Thursday, November 18, 2010


North of Cuzco, as we head into the Sacred Valley of the Inka, we arrive at the ruins at Pisac.  The Inka were masters at terraced agriculture.  Maybe it's just my wine-soaked brain but these terraces, reminiscent of the Douro, make me think that there's good wine growing potential.  Alas, it's a national reserve, so they'll be no viticulture here!

Every so often, along the road from Cuzco to Ollantaytambo, you’ll see a house with a bamboo pole poking out into the street. At the end of the bamboo pole is tied a red plastic bag. The red bag (or, really, anything red at the end of the pole) means that the “chicha” is ready.

Chicha is a generic term for a homemade beverage made (usually) from corn. It’s often fermented – but not always, as I found out later to my disappointment – to yield an ABV of just 3%. It’s somewhat like the word “beer” in English. Beer is usually – but not always – made from barley and hops. But there are so many variations that it’s easy to be misled by just the name, beer. Root beer, anyone?

In Urubamba, we keep a look out for the red bag and, there it is: we stop at the Ajha Wasi Inka Bar. This chicheria is nothing fancy: a dingy room with seating for maybe a dozen or so. Out on the patio you can play the frog drinking game, where the object is to toss a metal token into a frog’s mouth (loser buys the next round).

They make the chicha here from different types of corn, which they first germinate, boil, and then ferment.

Today, there are two kinds of chicha to sample. First up, the standard version, which Peruvians have consumed for millennia. Milky yellow colour, they serve it at room temperature. Tart taste. Second is a version to which they add strawberry. Sweet.  Either way, it’s a beverage can be consumed all night without things ever getting out of hand. Before we drink, we pour a little bit on the ground as an offering to “Pachamama” (Quechan for Earth Mother).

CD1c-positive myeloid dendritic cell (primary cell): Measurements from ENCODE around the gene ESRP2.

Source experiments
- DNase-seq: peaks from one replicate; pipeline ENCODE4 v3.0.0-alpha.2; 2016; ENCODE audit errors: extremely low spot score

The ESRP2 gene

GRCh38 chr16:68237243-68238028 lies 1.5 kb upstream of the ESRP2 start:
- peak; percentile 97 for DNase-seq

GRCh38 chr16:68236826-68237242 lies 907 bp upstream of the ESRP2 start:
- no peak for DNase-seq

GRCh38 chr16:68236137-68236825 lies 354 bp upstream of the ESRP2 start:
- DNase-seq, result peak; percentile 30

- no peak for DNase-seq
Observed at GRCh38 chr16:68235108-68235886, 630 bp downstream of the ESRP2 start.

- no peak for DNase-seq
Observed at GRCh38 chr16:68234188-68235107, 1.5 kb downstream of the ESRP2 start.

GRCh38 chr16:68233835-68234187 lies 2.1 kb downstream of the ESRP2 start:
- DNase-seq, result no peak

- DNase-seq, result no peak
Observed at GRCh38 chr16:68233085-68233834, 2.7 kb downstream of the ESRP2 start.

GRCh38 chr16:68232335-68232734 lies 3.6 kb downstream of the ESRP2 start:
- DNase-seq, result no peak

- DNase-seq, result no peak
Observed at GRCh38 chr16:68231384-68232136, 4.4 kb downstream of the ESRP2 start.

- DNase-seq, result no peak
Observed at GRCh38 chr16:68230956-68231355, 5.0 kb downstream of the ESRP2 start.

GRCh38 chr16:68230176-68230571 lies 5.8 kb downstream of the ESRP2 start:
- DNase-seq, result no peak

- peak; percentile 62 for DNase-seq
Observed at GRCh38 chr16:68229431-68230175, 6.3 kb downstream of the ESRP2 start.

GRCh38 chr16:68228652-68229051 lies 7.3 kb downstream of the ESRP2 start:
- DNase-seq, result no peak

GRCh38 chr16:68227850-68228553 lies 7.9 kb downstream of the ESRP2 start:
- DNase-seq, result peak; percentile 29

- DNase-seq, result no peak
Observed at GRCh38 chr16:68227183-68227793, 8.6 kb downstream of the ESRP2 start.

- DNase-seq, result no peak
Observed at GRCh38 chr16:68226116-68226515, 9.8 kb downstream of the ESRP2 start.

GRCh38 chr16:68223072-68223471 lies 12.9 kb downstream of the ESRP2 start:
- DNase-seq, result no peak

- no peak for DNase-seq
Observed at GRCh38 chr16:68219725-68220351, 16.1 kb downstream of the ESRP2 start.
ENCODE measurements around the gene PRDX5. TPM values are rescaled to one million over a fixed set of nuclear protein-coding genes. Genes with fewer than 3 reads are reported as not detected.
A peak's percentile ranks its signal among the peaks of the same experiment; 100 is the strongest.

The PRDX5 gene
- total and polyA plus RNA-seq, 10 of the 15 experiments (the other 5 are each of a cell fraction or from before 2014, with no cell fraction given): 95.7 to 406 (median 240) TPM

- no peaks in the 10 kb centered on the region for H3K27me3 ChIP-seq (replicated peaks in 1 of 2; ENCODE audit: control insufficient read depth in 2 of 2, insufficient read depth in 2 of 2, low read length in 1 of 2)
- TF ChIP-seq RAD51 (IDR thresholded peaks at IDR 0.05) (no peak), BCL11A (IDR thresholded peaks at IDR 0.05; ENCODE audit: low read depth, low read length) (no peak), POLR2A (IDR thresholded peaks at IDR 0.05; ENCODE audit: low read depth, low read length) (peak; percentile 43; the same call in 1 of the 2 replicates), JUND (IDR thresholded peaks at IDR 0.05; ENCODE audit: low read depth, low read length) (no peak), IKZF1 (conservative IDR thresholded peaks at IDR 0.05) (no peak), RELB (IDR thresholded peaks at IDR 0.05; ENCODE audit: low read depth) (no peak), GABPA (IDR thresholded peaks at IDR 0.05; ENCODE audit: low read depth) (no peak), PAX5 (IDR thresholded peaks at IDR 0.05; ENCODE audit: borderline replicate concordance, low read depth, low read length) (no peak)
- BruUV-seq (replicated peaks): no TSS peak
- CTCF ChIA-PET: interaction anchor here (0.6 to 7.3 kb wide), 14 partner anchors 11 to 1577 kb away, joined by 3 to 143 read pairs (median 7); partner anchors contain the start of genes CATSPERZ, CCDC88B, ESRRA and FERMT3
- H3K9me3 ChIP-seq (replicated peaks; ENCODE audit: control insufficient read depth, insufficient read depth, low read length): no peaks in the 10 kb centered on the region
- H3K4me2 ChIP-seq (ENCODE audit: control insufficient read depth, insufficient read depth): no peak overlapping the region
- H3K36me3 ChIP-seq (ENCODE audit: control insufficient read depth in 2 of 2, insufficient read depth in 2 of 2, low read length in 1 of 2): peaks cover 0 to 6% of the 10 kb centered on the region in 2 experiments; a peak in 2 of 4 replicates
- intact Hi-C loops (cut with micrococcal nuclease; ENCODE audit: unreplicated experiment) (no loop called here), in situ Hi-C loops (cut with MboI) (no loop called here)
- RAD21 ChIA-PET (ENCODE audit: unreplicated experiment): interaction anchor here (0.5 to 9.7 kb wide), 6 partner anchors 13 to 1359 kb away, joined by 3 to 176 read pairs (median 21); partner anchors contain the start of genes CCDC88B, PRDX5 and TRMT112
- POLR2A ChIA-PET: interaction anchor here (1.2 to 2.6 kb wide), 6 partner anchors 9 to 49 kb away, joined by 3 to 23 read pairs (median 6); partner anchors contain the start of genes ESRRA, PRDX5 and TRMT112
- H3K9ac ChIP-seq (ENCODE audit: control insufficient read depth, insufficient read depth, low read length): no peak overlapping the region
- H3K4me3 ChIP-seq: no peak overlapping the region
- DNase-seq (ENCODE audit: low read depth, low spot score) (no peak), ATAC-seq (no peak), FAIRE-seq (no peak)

Next door is a pen where they keep the guinea pigs.  They make a nice snack.  Not kidding...stay tuned. 

Several days later, I got a chance to try chicha morada. They make it from purple corn that’s boiled with pineapple rind, cinnamon, and clove, then mixed with sugar and lemon. Served cool. More than anything else, it reminds me of the taste of mulled wine, except chicha morada doesn’t have mulled wine’s sole redeeming feature: alcohol.

One risky aspect to drinking regular chicha is that it’s still fermenting, another natural limitation on over-indulging. Although the chicha is also available for take-out, continuing fermentation makes that tricky as well, as containers have exploded on the way home.

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